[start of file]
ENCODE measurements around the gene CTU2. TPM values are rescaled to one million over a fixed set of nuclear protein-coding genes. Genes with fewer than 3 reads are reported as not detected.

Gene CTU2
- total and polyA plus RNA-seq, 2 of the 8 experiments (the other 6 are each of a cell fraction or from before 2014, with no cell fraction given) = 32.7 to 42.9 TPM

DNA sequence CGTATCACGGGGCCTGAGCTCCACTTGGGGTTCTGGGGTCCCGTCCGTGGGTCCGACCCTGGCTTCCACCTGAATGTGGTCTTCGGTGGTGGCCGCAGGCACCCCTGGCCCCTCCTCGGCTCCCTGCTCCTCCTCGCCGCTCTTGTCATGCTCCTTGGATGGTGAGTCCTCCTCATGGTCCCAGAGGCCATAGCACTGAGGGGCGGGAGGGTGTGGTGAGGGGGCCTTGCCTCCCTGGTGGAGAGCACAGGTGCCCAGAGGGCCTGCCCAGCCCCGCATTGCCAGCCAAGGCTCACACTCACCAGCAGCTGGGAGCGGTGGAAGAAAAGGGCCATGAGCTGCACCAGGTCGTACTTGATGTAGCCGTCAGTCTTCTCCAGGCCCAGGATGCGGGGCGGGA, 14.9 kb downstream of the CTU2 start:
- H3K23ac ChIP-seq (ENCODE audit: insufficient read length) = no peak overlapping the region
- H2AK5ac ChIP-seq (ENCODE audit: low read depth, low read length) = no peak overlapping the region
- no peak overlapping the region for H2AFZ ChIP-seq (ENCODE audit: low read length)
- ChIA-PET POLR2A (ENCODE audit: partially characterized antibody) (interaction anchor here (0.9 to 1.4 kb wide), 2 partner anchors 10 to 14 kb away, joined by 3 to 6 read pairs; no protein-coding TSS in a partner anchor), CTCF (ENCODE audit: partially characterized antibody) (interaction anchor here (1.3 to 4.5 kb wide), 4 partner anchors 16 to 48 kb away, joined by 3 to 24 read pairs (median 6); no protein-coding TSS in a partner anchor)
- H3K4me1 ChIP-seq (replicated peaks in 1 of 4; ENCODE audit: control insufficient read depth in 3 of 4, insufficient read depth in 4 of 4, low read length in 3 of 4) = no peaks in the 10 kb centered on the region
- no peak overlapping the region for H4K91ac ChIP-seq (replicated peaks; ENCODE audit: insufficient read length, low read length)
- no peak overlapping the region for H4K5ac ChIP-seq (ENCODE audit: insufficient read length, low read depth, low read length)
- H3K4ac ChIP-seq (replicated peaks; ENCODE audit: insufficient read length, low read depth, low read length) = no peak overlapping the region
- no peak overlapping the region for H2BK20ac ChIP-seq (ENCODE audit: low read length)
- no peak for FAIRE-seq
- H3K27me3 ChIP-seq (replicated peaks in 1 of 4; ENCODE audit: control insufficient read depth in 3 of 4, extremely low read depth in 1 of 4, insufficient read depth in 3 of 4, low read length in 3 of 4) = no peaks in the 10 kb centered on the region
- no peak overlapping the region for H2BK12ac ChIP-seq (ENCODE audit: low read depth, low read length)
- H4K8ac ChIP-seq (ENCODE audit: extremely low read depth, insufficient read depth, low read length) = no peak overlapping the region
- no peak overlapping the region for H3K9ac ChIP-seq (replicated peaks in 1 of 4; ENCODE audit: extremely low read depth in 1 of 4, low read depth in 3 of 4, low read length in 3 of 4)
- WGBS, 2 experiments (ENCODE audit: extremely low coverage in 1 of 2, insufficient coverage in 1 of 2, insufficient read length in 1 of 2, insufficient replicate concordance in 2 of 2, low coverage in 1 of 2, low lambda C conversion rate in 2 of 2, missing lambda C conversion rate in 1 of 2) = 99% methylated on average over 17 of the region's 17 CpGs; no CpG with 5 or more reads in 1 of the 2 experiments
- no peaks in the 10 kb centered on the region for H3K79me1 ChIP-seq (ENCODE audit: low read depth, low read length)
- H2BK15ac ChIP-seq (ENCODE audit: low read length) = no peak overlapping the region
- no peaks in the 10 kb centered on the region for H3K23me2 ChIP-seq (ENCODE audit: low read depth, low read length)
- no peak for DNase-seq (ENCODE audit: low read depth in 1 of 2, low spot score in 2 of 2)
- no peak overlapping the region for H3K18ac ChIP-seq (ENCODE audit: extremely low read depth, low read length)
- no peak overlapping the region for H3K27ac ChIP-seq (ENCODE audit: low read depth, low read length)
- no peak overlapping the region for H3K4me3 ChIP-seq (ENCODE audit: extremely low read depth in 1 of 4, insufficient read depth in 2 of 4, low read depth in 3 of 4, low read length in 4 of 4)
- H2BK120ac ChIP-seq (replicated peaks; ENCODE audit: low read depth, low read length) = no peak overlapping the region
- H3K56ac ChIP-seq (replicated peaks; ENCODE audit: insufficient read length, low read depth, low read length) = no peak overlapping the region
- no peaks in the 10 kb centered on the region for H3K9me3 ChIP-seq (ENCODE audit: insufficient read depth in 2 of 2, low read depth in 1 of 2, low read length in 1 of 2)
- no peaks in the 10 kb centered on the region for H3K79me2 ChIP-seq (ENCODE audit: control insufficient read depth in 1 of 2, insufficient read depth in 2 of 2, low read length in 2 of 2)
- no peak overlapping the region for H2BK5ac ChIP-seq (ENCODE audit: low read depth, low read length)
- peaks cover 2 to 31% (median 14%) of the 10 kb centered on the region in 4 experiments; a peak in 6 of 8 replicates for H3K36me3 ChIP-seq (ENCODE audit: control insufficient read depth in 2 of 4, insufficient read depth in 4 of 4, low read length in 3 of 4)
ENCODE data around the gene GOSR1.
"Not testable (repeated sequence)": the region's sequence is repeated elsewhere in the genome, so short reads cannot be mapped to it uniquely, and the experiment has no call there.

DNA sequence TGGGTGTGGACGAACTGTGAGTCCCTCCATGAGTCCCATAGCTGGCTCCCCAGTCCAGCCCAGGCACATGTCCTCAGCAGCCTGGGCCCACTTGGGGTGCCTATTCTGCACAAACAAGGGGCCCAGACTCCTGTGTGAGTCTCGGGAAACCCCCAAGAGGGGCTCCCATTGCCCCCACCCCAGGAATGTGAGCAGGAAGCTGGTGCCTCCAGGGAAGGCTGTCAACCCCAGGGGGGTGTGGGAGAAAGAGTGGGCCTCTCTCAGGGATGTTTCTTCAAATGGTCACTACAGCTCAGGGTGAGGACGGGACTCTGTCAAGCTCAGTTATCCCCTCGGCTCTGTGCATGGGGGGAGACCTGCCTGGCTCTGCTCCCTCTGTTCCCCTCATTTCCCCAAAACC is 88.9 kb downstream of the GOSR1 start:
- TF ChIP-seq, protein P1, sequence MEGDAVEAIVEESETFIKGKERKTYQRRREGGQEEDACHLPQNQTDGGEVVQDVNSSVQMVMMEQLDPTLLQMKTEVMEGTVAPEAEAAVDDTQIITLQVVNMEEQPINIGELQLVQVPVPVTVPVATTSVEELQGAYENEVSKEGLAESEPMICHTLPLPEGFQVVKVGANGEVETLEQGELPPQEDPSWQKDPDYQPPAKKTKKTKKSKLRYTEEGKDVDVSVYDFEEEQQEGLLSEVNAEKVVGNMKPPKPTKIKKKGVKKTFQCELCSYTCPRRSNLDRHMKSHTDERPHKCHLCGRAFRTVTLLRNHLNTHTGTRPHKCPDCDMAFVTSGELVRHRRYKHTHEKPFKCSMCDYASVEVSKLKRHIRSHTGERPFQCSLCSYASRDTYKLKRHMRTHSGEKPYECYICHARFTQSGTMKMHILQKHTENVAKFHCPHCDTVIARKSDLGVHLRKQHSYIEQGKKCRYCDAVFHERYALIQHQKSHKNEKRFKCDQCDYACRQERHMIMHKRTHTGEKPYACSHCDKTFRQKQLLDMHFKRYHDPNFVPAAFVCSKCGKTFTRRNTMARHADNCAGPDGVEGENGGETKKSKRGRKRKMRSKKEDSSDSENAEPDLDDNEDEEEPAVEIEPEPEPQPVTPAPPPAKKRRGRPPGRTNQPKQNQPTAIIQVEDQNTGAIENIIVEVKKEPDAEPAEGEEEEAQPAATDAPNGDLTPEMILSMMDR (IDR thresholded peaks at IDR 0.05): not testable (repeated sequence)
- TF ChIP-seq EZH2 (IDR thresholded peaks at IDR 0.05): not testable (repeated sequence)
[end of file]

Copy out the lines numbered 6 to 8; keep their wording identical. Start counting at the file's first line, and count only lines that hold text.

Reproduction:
- H2AK5ac ChIP-seq (ENCODE audit: low read depth, low read length) = no peak overlapping the region
- no peak overlapping the region for H2AFZ ChIP-seq (ENCODE audit: low read length)
- ChIA-PET POLR2A (ENCODE audit: partially characterized antibody) (interaction anchor here (0.9 to 1.4 kb wide), 2 partner anchors 10 to 14 kb away, joined by 3 to 6 read pairs; no protein-coding TSS in a partner anchor), CTCF (ENCODE audit: partially characterized antibody) (interaction anchor here (1.3 to 4.5 kb wide), 4 partner anchors 16 to 48 kb away, joined by 3 to 24 read pairs (median 6); no protein-coding TSS in a partner anchor)